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Our Stories... I'm not old enough to vote but I'm still getting involved'

"On Election Day, most of the over 18 population had a chance to change the way the country was run. We may think that politics is for adults but it's just because, this is totally wrong. Iím only 16 but I managed to help make the decision just as someone over 18. I am the youth officer for the Labour Party in Colchester and I play a major role amongst the party."

"I, just like many other supporters, gave up my free time to help with the campaign. The first major role I had to play was in Canvassing. Along side Councillors, the prospective MP and the MEP (member of European Parliament. Canvassing is knocking on peopleís votes and asking whom they will vote for. This gives us a perspective to see how well or bad we will do and also helps on the day to find out how many people have turned out and who we need to get out to vote. If you were nervous and could not face the public there are other jobs you could help with, like posting leaflets etc."

"One the day of the election I had the job of being a teller. It was great! I found myself talking to people whose life is completely different to mine. My job was to ask people for their voting number. This would help us to find out who has voted, letting us guess how well or in some cases how bad we were doing. All the major parties had Tellers on most of the polling station doors. I had a Lib-Dem on my right and a Tory on my left. Most people who have never been in this situation would think that we would all sit in silence apart from the odd rude remark, I thought this before I had the chance to do the job. I couldn't have been more wrong! Lets put it this way, the Tory has a cat called Bertie, it has a limp due to the poor treatment it had before she housed it. On the other side, the Lib Demís son is called Ben and has a new red bike that and on his first ride he fell off and strapped his arm."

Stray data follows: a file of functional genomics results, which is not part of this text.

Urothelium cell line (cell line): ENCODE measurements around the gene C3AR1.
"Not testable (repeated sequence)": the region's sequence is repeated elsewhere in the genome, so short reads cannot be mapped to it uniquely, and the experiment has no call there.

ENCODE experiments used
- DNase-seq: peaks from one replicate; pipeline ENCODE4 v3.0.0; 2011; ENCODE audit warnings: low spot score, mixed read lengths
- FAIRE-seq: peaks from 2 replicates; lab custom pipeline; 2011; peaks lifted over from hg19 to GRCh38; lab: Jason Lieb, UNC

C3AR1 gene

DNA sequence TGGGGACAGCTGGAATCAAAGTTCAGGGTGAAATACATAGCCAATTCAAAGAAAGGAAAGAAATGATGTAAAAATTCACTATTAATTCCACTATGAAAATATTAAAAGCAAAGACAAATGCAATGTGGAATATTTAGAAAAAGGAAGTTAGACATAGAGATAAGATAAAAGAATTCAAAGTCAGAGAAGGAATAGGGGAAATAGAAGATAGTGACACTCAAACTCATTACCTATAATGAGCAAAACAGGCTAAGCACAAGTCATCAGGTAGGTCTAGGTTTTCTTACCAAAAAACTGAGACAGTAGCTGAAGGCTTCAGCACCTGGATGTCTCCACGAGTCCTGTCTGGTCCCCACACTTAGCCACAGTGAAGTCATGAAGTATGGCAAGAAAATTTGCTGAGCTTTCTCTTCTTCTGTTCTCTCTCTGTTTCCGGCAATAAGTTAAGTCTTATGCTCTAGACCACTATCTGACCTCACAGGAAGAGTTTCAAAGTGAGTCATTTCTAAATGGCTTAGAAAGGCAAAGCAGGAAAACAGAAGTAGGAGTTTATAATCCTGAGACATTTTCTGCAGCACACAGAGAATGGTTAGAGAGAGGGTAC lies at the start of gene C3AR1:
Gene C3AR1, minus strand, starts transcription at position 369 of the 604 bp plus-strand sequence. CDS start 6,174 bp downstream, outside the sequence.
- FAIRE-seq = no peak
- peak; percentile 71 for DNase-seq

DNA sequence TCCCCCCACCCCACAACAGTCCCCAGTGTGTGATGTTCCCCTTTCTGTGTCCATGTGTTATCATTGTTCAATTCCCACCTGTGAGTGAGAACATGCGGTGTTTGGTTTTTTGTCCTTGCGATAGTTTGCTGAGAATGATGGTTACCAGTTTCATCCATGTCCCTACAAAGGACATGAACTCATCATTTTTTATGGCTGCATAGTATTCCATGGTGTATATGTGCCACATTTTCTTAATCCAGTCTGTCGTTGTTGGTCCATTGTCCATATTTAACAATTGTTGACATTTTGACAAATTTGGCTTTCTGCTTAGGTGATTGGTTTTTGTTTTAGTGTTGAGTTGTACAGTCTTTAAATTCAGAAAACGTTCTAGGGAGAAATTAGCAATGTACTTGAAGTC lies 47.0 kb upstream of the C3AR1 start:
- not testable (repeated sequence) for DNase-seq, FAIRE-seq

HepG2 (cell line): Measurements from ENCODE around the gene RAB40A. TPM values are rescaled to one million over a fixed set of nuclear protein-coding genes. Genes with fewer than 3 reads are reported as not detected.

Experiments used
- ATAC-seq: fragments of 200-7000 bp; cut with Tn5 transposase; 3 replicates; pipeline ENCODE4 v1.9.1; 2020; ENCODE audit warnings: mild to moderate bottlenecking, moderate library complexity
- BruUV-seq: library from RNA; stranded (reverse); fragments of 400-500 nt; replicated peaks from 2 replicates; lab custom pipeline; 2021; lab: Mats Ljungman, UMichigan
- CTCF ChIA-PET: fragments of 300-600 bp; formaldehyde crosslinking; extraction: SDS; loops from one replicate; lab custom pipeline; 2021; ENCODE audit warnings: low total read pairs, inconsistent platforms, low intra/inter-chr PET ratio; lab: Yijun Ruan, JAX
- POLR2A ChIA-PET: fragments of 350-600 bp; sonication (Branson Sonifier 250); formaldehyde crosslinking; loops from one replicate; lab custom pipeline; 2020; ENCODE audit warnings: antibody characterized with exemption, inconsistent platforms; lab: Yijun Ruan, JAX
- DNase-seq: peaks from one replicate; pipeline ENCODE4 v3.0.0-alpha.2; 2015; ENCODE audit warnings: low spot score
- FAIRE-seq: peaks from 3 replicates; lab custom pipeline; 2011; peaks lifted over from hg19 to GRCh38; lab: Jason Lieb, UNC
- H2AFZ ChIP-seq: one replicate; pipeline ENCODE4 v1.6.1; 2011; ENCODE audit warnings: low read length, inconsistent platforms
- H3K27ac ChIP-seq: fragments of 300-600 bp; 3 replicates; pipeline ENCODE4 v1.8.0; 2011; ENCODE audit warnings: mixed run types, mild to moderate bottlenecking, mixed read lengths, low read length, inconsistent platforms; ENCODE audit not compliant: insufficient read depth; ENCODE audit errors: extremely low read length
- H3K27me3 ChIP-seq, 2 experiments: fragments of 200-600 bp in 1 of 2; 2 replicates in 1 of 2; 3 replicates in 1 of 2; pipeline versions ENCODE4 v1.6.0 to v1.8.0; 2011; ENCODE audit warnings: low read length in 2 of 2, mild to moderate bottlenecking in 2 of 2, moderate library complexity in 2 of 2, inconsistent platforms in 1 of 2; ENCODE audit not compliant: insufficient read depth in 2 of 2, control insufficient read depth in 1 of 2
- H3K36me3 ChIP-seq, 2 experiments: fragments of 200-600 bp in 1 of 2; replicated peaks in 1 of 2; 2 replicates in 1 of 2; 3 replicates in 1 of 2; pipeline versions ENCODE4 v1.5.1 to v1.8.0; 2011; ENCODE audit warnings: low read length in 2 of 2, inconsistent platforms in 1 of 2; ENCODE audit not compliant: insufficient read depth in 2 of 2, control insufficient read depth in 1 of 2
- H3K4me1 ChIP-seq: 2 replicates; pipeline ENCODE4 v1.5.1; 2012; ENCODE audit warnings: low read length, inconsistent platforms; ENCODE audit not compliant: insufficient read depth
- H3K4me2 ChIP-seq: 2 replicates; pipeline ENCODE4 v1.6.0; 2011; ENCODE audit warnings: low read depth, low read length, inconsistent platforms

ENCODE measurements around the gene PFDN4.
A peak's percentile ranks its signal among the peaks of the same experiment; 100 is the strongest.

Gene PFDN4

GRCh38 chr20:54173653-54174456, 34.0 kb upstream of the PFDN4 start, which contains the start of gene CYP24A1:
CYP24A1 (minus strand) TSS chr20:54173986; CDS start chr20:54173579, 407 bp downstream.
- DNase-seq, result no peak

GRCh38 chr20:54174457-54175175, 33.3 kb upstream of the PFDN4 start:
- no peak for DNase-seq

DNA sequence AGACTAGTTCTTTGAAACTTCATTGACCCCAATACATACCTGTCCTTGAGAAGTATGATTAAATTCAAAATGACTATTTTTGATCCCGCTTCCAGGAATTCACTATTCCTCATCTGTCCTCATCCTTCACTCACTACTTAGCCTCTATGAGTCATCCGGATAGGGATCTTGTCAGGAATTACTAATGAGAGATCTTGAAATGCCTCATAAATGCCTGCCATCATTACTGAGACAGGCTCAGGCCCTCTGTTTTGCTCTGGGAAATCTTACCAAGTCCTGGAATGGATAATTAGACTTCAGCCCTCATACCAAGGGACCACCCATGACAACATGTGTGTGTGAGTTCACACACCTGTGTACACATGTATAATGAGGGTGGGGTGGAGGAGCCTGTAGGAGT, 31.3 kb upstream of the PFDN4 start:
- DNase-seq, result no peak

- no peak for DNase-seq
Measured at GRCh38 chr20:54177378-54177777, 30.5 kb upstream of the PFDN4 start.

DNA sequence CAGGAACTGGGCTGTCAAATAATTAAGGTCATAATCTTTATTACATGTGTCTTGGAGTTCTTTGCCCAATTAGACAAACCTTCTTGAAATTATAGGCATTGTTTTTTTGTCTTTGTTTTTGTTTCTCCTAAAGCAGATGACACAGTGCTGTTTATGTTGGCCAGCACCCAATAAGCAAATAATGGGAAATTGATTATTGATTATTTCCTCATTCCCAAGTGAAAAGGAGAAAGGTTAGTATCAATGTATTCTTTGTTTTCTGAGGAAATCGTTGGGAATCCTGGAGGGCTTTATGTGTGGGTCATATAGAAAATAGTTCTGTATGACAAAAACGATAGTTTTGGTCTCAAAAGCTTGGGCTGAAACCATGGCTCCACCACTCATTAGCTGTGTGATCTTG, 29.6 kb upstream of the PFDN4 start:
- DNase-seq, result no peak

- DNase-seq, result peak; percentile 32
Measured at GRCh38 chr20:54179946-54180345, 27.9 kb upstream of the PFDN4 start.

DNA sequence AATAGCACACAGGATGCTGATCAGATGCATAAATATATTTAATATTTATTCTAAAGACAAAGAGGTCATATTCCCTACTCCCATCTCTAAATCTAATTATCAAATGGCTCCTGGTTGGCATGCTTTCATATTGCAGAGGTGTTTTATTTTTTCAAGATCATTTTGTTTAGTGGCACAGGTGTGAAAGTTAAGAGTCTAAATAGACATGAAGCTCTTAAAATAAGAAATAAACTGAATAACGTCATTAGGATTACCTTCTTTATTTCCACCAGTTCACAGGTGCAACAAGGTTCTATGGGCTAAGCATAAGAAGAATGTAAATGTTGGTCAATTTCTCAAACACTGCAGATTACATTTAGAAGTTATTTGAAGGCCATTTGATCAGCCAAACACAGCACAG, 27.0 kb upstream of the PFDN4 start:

"The rest of the day didn't resemble Mrs Allenís math class (boring!) as there was always something going on. You had the last minute rush to get as many people as you can to vote, the madness at the party centres or the on going pot of curry which was put under the nose of everyone who walked through the door even if you did not like it. The excitement of the day built up right through the night. The count was held at the Town Hall and the atmosphere was so intense. You had the joking banter from all parties, which was harmless fun. The crowds around the tables (which I would find very off putting). Finally to cap it all off the results. Deep down you know that either your heart was going to feel broken of overwhelmed. Sadly there can only be one winner, which is chosen by the majority of the votes. Whatever the outcome you will always feel "I have done my bit, I worked hard but next time: Iím going to work harder". This will always give you the drive to be there next time."

Read:

So Why Bother About Voting, If You Are Not 18 Yet?

So How Do You Vote?

The Pupiline Guide To The Main UK Political Parties

How To Stand For Parliament

Our Stories... Standing For Election

Y Vote Links

The above applies to the political process in the United Kingdom and follows the laws of the UK.

-Rosanna

- The Pupiline Team

Voting Age
Do you think the Voting Age should be...
Lowered to 16
Lowered to 14
Put up to 21


Election
Of the three main parties who might you vote for when you're old enough?
Labour
Conservative
Liberal Democrat

©1999-2003 Pupiline Limited, 2003-2008 Creative Commons. For info email Oli Originally powered by KeConnect Internet, now powered by XCalibre and the Big Boost, recovered thanks to Warrick


©1999-2003 Pupiline Limited, 2003-2008 Creative Commons. For info email Oli Originally powered by KeConnect Internet, now powered by XCalibre and the Big Boost, recovered thanks to Warrick


©1999-2003 Pupiline Limited, 2003-2008 Creative Commons. For info email Oli Originally powered by KeConnect Internet, now powered by XCalibre and the Big Boost, recovered thanks to Warrick